Like millions of people all over the world, I love coffee. And after numerous visits to Malawi over the past decade and a half, I have become a huge fan of Malawian coffee.
Last week, following my most recent visit, I returned home to Oslo, Norway with several packets of Satemwa Espresso and Mzuzu coffee, and I am convinced that Malawian coffee can compete with the very best in the world. The question is whether the industry is doing justice to its enormous potential. And if not, what can be done to further develop the coffee industry?
The global demand for coffee is rising. The International Coffee Organisation (ico.org) reports that world coffee exports in January 2019 amounted to over 184 000 metric tons, which was a 2.6 percent increase from January 2018.
The corresponding increase in Africa’s share of coffee exports was 1.2 percent, with the major exporters being Uganda, Ethiopia, Kenya, Côte d’Ivoire, Tanzania and Cameroon.
Malawi remains a small player and much of the recent discourse in the country has centred around inadequate supply to meet growing demands and the need for additional capital.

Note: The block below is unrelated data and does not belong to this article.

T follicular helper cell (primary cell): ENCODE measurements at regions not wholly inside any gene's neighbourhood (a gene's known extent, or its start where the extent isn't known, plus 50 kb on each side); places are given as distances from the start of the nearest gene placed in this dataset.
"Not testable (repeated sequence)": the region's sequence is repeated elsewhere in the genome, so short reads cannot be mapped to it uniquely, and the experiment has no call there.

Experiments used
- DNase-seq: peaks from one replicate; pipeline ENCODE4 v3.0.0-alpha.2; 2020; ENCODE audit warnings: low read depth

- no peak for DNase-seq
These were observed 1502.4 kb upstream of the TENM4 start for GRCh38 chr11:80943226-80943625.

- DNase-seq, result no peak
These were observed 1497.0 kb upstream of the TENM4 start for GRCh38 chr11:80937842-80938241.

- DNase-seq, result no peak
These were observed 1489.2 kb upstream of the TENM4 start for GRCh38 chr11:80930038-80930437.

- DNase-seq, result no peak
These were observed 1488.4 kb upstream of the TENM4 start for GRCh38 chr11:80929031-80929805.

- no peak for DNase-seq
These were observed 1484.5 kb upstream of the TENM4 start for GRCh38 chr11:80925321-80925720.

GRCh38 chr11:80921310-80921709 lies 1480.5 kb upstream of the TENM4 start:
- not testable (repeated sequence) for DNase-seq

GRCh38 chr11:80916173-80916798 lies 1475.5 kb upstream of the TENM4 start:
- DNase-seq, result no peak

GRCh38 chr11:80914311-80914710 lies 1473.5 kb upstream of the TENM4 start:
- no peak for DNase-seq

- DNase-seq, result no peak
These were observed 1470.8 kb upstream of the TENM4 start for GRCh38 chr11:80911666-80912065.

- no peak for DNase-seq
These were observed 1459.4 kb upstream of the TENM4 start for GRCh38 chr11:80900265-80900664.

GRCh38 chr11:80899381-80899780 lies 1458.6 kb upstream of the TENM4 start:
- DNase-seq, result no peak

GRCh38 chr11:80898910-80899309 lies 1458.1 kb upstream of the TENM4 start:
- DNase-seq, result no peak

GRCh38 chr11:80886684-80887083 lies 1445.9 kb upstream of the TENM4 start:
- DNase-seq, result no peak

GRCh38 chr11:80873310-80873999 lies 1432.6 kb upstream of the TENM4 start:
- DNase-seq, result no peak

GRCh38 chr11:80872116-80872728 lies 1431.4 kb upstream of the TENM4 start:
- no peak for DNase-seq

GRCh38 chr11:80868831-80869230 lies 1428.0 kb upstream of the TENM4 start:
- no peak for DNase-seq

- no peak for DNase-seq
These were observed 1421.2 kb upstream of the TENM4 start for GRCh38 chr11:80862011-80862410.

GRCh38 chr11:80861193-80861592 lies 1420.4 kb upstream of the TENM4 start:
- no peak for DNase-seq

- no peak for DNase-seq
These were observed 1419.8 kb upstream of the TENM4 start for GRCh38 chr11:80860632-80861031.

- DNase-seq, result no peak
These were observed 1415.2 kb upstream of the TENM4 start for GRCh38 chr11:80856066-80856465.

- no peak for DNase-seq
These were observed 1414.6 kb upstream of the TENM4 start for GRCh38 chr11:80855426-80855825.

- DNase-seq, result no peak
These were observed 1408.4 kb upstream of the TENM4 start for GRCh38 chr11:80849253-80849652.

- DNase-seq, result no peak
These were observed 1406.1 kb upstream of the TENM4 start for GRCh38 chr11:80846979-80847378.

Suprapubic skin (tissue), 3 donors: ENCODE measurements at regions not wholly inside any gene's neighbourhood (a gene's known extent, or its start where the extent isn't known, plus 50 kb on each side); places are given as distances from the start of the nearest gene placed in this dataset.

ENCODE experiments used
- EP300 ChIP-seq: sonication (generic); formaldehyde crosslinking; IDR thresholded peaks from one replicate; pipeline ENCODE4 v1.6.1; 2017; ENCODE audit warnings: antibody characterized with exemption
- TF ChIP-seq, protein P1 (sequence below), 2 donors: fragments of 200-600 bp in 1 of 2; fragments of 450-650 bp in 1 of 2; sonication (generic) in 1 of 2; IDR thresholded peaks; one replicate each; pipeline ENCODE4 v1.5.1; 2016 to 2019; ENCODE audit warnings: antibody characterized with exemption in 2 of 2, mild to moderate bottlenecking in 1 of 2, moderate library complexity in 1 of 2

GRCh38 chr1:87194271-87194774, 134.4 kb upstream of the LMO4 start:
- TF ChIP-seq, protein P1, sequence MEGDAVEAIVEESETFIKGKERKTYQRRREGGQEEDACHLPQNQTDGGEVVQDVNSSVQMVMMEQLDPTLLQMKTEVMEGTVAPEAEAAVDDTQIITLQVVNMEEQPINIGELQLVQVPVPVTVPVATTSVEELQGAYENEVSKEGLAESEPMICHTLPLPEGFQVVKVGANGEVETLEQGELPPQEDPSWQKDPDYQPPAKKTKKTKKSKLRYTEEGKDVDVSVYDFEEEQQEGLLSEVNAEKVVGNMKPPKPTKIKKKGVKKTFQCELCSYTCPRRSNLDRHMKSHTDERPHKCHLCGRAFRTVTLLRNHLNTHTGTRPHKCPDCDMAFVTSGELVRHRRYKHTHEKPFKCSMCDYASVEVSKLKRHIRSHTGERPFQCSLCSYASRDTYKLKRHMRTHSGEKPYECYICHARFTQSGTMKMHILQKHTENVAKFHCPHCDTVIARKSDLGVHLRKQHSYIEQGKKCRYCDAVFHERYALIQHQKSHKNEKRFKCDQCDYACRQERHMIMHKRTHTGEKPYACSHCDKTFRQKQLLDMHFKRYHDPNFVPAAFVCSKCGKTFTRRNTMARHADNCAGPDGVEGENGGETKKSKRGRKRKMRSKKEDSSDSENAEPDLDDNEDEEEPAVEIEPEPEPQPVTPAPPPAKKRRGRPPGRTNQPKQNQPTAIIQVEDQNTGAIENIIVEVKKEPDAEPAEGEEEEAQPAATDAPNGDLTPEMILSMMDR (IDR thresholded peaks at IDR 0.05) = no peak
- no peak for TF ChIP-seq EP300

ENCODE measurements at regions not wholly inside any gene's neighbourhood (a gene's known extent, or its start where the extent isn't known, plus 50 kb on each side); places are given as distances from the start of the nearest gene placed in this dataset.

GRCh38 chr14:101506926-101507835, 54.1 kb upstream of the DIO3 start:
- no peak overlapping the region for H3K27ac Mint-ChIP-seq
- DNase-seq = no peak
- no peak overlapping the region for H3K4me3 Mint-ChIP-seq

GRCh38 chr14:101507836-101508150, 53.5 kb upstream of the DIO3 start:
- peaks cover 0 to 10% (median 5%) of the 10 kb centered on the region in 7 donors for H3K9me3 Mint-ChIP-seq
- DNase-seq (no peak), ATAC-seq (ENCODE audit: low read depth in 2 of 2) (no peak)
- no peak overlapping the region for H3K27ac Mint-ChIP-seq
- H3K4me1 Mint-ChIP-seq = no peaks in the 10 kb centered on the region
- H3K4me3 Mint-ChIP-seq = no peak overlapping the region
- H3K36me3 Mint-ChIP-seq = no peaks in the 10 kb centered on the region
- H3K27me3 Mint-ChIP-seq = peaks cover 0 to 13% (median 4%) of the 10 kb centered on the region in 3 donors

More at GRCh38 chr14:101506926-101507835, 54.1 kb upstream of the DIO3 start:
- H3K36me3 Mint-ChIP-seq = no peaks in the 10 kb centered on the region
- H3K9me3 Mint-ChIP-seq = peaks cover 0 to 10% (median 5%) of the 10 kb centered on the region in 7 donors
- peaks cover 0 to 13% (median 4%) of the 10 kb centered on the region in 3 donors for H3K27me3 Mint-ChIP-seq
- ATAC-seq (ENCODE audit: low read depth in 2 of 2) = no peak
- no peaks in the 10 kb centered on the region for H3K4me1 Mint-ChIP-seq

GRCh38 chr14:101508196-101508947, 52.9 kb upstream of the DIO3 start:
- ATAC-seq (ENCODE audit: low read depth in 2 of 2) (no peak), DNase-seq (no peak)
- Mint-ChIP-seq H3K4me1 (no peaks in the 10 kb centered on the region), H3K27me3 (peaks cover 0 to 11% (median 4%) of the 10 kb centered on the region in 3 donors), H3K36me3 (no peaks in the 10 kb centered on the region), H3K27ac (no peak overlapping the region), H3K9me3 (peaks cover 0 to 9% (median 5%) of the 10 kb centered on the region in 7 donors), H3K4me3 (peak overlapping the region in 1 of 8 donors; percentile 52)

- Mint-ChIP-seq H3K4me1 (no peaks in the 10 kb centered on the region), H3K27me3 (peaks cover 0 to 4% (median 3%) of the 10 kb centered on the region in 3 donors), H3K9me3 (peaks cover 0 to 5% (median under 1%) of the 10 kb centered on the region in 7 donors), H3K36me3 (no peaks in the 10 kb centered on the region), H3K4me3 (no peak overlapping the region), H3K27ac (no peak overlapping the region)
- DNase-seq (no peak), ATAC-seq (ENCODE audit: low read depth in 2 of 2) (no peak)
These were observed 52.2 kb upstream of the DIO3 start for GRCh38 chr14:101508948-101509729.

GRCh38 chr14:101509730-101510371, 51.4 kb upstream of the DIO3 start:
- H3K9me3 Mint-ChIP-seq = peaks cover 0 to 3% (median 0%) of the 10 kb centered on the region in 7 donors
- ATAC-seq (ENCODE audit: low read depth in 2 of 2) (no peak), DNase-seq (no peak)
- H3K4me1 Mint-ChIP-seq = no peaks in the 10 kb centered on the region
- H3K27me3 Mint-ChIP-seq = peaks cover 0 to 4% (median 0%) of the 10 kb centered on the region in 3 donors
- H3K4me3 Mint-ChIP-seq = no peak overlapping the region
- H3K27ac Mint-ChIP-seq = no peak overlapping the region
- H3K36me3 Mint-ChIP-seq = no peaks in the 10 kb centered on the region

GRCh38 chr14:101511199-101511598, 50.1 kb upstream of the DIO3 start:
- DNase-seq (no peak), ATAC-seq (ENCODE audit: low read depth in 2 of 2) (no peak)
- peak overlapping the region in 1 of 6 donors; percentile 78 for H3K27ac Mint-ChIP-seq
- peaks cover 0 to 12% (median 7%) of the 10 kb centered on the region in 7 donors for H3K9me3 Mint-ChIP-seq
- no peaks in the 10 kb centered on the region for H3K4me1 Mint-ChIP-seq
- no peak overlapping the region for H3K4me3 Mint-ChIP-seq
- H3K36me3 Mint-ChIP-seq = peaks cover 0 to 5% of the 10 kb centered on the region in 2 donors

While some have urged the government to implement policies that provide greater incentives to producers, others have demanded a greater focus on technological innovation and more aggressive marketing on the global stage. A major concern for most coffee-producing nations is the threat posed by climate disruption, and Malawi is no exception.
The recent floods that have devastated large parts of the country and caused immense human suffering in the past week is a case in point. But given the fast pace of deforestation and high demand for charcoal, recurrent droughts are also constant threats. Many analysts, therefore, argue that a failure to address climate-related challenges and an overall lack of technological progress have undermined the ability of coffee- producing nations in Africa to remain globally competitive.
Although increasing exports ought to prioritised, Malawi could also benefit from creating a larger domestic market for its coffee, which in turn would enable it to better tackle global price fluctuations.
Except Ethiopia, a café and coffee shop culture has generally not caught on in Africa, where tea is typically preferred. But Kenya’s Java House coffee chain has been a major success story and Cameroon is trying to promote more local consumption, beginning with public offices.
Coffee houses tend to flourish as a result of strong economic growth, increased tourism and a rise in the disposable income of citizens.
While I am delighted to hear that Starbucks is selling Malawian coffee in selected outlets in North America, I hope Malawians will soon also begin consuming more of their own great coffee at home.